In the end, ChatGPT turned in a pretty pitiful performance. Less than half of the statements in the final version of the essay were fully accurate. Not only were the citations misplaced, they were usually made up or irrelevant. And it certainly didn’t seem quicker than writing it myself, since I had to check everything myself. Humanity: 1. ChatGPT: 0.
I didn’t think this was particularly hard or atypical of what would be expected at any other university, but, still, I could let ChatGPT try something easier. Maybe a 2022 AP Literature exam question would be just what the AI needed to demonstrate its value.
A few minutes in to prompting ChatGPT, I realized that it was having no more luck with this prompt; it insisted on contrasting a character in Hermann Hesse’s The Glass Bead Game with himself. I decided to look up how to write a good ChatGPT prompt, in the hopes of getting something better than this. More importantly, I subbed out the novel I was using, wondering if Pride and Prejudice had been analyzed so much that the AI would be able to write about it semi-coherently.
Finally, I got an essay that bore a bit of a resemblance to the idea of ChatGPT as a plagiaristic jackhammer to the American educational system. The essay was still repeatedly wrong, and it certainly wasn’t stylishly written. Most high schoolers that I know could have done better, had they read the book. But the grammar was highly accurate and it certainly answered all parts of the prompt in a mostly coherent manner.
I’m inclined to think that this is nearly the maximum of ChatGPT’s current capabilities. The most-discussed actual cases of ChatGPT plagiarism had similar weaknesses to those in the essays that it gave me. Some other people have gotten mildly better essays, but, even so, a lot of this shows indicators of wishful thinking about technological progress, and possibly selection bias for unrealistically easy prompts.
In the end, ChatGPT is absolutely awful at writing the essays that college students are expected to write, but it is still indubitably impressive. Humans have made a machine that can master the rules of language, a rich and flexible domain of cognition. Although it’s frankly atrocious at what I wanted it to do, it still has useful cases: imitating the style of the King James Bible and generating very predictable kinds of text such as rubrics, for example.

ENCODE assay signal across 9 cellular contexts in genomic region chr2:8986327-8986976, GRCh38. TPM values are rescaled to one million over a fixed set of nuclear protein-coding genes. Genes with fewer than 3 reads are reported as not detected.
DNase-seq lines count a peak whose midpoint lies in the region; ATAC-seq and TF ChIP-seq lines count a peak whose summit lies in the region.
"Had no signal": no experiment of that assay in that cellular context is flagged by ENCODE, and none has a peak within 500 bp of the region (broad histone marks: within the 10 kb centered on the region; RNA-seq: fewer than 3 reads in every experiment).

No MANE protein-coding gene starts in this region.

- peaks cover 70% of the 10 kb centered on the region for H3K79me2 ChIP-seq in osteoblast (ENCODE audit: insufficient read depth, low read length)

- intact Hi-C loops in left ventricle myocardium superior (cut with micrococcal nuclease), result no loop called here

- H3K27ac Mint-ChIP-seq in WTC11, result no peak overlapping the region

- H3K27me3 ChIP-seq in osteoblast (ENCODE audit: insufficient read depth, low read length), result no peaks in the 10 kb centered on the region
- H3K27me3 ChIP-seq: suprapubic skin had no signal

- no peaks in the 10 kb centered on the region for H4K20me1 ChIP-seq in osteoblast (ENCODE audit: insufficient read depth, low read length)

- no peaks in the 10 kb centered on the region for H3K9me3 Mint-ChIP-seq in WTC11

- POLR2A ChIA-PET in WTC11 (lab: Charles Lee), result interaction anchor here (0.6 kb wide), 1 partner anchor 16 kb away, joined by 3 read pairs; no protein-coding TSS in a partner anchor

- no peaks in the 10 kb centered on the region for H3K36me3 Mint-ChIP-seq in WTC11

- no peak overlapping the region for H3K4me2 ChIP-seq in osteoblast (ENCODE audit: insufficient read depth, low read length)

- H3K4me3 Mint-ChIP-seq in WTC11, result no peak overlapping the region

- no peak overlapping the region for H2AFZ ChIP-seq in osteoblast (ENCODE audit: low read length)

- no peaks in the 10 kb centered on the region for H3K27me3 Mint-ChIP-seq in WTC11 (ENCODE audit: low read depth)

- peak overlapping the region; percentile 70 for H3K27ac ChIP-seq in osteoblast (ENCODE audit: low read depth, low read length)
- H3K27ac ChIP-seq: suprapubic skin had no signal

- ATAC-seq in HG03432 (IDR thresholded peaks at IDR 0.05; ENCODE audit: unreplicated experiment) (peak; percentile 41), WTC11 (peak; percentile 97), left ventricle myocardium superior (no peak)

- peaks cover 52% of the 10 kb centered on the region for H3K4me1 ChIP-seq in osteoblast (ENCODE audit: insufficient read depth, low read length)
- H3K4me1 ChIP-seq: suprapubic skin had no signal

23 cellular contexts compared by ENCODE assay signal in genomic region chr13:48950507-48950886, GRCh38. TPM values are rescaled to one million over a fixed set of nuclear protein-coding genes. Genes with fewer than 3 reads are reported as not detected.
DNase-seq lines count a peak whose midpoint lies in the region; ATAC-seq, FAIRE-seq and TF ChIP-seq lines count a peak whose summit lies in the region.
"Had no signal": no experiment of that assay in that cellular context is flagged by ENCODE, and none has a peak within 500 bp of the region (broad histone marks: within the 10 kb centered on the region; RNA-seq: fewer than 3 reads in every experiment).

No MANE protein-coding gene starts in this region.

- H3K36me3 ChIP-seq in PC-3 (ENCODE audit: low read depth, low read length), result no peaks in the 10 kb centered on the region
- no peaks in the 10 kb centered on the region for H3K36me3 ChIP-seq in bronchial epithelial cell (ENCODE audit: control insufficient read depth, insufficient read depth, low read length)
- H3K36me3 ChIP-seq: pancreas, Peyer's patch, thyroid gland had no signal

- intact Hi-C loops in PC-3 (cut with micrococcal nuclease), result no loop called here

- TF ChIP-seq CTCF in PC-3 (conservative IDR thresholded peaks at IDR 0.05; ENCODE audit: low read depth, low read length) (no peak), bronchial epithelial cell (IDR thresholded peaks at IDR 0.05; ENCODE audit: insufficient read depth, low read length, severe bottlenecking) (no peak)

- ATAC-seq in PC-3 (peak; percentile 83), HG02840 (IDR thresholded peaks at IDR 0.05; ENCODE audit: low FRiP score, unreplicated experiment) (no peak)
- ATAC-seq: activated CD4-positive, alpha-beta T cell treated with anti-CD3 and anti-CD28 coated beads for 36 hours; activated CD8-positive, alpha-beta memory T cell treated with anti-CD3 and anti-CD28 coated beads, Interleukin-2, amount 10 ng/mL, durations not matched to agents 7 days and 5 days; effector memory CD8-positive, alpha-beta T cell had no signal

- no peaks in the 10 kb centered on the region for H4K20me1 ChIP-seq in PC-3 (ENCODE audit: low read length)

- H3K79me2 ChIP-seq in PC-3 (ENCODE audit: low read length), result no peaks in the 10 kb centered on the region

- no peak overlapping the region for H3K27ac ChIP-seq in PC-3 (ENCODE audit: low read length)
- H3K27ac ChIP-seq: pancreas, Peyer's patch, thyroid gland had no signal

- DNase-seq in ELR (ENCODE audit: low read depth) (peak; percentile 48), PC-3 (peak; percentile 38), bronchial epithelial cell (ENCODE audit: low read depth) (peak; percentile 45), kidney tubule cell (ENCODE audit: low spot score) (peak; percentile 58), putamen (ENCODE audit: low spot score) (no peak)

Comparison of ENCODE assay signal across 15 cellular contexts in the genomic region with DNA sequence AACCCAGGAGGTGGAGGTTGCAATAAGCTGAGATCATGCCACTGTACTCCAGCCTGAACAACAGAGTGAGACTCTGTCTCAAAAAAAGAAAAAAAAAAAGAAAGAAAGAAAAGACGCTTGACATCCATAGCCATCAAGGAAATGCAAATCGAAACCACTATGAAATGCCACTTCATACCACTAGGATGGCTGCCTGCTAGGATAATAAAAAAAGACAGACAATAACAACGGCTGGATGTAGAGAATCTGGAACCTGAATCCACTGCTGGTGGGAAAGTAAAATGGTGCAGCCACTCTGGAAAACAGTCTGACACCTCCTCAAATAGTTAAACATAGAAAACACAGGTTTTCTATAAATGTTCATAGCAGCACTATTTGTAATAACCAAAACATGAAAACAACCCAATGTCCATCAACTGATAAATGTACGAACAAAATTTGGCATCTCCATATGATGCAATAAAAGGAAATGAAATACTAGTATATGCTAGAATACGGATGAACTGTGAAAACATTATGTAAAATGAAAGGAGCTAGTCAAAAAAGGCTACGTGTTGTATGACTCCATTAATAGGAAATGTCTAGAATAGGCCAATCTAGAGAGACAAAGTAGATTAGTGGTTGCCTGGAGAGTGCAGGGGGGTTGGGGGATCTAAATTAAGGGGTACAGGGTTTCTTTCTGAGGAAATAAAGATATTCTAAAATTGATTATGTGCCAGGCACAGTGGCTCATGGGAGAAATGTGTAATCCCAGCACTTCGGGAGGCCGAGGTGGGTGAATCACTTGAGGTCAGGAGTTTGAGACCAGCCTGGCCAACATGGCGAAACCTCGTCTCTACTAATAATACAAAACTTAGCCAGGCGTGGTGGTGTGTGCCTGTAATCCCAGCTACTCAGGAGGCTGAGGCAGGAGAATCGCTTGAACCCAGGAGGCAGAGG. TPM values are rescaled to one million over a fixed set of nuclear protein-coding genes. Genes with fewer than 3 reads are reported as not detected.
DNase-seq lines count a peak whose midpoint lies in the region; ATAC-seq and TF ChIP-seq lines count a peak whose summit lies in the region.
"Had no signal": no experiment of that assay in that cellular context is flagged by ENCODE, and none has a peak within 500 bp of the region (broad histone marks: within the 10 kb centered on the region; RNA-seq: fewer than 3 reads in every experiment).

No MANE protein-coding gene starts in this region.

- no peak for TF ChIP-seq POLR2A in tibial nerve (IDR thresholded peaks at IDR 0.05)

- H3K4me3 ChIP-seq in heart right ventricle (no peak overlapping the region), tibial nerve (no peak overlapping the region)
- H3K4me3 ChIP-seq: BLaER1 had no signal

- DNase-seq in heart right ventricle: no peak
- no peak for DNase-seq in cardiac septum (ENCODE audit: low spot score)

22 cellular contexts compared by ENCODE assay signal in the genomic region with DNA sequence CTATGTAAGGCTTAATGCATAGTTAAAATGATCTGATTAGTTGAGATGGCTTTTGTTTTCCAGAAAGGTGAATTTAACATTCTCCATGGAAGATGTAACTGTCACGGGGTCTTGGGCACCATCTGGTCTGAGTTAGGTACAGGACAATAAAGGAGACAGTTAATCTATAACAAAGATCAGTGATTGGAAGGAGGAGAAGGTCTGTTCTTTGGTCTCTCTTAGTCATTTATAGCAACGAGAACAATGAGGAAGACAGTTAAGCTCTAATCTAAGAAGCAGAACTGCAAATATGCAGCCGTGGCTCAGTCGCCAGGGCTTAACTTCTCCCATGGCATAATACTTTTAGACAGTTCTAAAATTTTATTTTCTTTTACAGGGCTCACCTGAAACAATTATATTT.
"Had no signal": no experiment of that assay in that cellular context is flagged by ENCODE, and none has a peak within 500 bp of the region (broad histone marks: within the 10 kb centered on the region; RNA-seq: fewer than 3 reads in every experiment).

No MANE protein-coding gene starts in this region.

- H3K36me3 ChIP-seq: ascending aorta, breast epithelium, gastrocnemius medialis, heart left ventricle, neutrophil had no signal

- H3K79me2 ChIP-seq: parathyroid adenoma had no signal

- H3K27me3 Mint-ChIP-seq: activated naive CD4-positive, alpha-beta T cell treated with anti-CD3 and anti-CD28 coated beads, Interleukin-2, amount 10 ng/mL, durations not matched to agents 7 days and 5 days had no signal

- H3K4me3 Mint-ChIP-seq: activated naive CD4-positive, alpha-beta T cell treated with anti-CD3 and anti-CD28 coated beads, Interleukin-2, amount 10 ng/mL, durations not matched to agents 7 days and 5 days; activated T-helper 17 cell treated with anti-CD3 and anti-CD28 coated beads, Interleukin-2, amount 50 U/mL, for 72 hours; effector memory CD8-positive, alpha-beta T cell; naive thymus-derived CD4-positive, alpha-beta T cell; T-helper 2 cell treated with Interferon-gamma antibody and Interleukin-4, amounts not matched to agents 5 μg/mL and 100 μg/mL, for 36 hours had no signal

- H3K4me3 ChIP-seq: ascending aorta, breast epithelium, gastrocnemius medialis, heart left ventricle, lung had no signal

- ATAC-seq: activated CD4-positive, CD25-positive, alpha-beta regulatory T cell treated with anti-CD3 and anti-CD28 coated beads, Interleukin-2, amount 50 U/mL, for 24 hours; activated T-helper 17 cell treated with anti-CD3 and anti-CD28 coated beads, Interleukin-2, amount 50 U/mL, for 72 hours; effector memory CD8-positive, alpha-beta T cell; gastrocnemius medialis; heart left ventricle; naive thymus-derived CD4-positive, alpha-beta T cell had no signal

The current best uses of ChatGPT are fascinating but not earth-shaking. Beyond that kind of formulaic writing, it’s hit-or-miss at creating wordplay, and hasn’t impressed me at longer text. Its repeated inaccuracies can be harmful, and, like many AI systems, it is prone to bias. What ChatGPT might perhaps do is pave the way for future intelligences that can write essays, although they may still have similar problems (or, perhaps, take over the world).
Given all this, it doesn’t seem like the fear about ChatGPT-driven plagiarism makes much sense. It’s easy to sidestep ChatGPT by asking a question about anything more obscure than the central themes of Pride and Prejudice. If its formulaic and inhuman style doesn’t tip off a grader, a plagiarism checker for it has already been built.
Furthermore, nothing about ChatGPT changes the core logic of why plagiarism doesn’t pay for students. To know enough to get the AI to be factually accurate, students are going to have to do just as much work as they would otherwise, especially if they edited it to meet Penn’s standards. It might currently offer slight improvements at avoiding plagiarism checkers, but I’d expect much better ways of flagging AI help to come online soon. In the end, all the people eagerly awaiting the death of typical essays are going to be forced to wait a while longer.
BENJAMIN McAVOY-BICKFORD is a College first year from Chapel Hill, NC. His e-mail is email@example.com.